Integration fundamentals – What to Avoid

An opinion piece here, so please poke holes and post criticisms below.
Lately I have been going through a lot of system changes at work. That is to say, more than normal, and most at the early stages. We’ve been stuck in a state of limbo, mainly because the several systems we want to upgrade or change all talk to each other in one way or another. I’ll first briefly outline one house of cards, and then move to what should have been done better, generally speaking (or typing as the case may be).

We are on Exchange 2007, and want to go to Exchange 2010. That’s not too difficult you may think, you can build your whole new Exchange environment and move a few mailboxes over for testing, then just do a mass mailbox migration over the weekend and everything’s great.

This would be true, if several other systems weren’t leveraging off of Exchange 2007. Firstly, voicemail. Our phone system will pass unanswered calls through to the Unified Messaging Exchange 2007 server, which means we need the same functionality in Exchange 2010. How do we even test this? We need to contact our PBX support, and pay for changes back and forth out of hours. It’s not something we can easily do without business impact. Then, the PBX has no official support for Exchange 2010, so if something doesn’t work or goes wrong we’re fairly stuck.

Then, we’ve got the same problem with faxing. It goes from our PABX via Unified Messaging. Both of these services are considered business critical.

At the same time, we want to change our PBX system. So we’ve got the above problems in reverse, but on top of that we use OCS 2007 R1 which also needs to get upgraded. So now, we need to deploy a new PBX system, integrate it with a new Exchange environment, which in turn is integrated with Lync to replace OCS, and that talks to the phone system for both making/receiving calls and precense.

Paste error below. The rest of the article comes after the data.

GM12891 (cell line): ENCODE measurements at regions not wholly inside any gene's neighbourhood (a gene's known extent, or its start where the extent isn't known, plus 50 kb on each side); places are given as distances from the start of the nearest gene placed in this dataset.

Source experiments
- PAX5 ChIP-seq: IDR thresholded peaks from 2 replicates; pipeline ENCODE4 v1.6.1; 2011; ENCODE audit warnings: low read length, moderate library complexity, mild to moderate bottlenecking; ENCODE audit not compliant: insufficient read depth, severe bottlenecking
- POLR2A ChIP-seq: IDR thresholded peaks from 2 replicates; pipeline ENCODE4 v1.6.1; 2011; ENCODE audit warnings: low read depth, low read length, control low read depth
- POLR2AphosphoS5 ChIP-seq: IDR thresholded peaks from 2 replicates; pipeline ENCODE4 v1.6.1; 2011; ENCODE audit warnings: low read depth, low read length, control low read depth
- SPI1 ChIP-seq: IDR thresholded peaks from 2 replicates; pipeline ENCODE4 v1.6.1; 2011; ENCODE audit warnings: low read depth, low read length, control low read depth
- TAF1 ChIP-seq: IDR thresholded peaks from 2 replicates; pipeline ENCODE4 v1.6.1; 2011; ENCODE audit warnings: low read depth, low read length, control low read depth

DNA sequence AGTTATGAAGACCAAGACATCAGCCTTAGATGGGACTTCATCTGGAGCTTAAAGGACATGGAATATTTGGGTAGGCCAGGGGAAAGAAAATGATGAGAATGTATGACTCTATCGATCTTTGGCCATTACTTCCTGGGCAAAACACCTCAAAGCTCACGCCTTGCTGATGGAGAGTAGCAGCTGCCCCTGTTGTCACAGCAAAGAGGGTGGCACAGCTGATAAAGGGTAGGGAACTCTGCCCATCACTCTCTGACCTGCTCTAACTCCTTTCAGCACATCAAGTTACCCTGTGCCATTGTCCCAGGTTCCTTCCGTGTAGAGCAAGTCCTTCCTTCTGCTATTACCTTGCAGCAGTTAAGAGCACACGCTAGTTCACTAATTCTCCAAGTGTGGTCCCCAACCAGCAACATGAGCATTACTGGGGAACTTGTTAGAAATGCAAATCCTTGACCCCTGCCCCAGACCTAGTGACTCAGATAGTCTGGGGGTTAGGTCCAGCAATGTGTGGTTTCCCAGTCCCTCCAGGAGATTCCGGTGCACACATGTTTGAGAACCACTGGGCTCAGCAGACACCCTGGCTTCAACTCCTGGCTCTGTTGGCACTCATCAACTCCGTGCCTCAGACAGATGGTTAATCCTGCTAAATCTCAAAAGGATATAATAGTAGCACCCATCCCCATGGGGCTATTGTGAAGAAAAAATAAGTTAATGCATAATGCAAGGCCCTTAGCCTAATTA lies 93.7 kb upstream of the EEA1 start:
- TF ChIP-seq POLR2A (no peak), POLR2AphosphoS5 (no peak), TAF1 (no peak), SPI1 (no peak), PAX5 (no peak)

Now, because we want to change our PBX system we may need to also change our switch infrastrucutre because if we keep what we have, and went with a provider such as Cisco, they would say that they won’t support what issues happen with vocie quality if the switches aren’t theirs. Our switch infrastructure is up for renewal anyway.

I could go on about this with several other systems that are tied in, but hopefully the above is starting to paint a picture.

When integrating systems, think about how the OSI 7 layer model works. Refresher: each network layer can talk above and below it, regardless of what it is. This means that anything that gets changed in your network environment should work, if it meets the standards. You can swap a network card over, and everything else above it will work exactly the same way as before (drivers pending). You can swap a centralised switch, and it will continue to pass the packets of data around like the old switch did. Your application can talk to anything else on the network when anything below it gets swapped over. Hopefully that shows what I’m trying to say…

Where possible, use standard protocols or single supplier solutions. If you’ve got something that needs to send alerts out, go for simple SMTP emails. Everything supports it, and little to no work should be required when you have to change something. If they won’t support standards like SQL databases of either the latest version or the version before, you should hear alarm bells ringing.
If you need two seperately supplied systems to talk to each other, get each company to show proof they support the other, and will in the future. There’s no use 3 years later saying that company X would say it would work.

This should be the case for any system implemented – think about the future and what would happen, and what might go wrong if you have to swap out any part of it.

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